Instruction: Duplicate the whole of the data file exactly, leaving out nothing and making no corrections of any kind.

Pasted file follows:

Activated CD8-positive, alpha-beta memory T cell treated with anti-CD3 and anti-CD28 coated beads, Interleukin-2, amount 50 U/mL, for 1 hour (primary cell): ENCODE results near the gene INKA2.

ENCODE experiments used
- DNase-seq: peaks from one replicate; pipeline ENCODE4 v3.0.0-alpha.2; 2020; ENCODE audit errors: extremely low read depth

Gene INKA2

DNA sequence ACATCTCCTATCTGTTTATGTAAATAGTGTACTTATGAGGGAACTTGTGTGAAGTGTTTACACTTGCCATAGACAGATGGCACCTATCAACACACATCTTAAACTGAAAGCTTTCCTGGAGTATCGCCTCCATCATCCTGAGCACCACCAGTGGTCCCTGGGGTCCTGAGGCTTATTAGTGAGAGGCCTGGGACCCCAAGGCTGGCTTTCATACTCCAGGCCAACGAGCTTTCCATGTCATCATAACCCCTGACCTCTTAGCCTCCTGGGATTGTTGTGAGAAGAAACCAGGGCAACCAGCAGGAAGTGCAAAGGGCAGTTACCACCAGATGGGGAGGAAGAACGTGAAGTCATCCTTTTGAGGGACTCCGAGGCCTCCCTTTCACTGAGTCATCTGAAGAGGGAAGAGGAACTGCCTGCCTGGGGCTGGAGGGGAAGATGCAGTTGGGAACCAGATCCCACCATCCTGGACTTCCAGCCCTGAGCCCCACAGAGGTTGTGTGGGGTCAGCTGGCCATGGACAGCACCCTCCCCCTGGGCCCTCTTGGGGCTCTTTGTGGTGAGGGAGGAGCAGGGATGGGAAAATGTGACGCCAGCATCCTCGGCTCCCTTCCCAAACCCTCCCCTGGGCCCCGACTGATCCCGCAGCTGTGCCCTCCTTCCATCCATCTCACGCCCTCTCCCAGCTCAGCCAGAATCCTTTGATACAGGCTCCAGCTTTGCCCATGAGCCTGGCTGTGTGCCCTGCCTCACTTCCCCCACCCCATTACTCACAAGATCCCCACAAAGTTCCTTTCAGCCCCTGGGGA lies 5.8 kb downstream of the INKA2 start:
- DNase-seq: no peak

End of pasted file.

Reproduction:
Activated CD8-positive, alpha-beta memory T cell treated with anti-CD3 and anti-CD28 coated beads, Interleukin-2, amount 50 U/mL, for 1 hour (primary cell): ENCODE results near the gene INKA2.

ENCODE experiments used
- DNase-seq: peaks from one replicate; pipeline ENCODE4 v3.0.0-alpha.2; 2020; ENCODE audit errors: extremely low read depth

Gene INKA2

DNA sequence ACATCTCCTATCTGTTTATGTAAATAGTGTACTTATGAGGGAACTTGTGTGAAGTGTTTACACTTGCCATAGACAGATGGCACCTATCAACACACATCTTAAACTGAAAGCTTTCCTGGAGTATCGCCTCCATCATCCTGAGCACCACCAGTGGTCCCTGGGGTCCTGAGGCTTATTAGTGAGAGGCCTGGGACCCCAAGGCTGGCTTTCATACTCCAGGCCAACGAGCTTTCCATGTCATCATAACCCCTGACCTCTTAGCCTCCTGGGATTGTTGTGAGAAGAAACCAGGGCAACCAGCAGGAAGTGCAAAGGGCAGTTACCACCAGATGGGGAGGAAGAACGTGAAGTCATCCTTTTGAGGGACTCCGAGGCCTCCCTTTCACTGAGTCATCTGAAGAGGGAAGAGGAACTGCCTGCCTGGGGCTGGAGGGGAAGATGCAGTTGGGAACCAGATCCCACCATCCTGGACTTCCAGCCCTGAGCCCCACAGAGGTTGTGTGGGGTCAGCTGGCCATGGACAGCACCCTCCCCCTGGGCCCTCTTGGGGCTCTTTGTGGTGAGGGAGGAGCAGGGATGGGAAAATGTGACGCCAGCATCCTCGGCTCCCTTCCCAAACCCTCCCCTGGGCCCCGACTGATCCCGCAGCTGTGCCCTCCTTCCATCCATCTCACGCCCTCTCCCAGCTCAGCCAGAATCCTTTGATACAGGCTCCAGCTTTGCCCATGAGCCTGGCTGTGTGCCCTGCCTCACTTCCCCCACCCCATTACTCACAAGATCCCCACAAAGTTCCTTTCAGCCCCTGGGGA lies 5.8 kb downstream of the INKA2 start:
- DNase-seq: no peak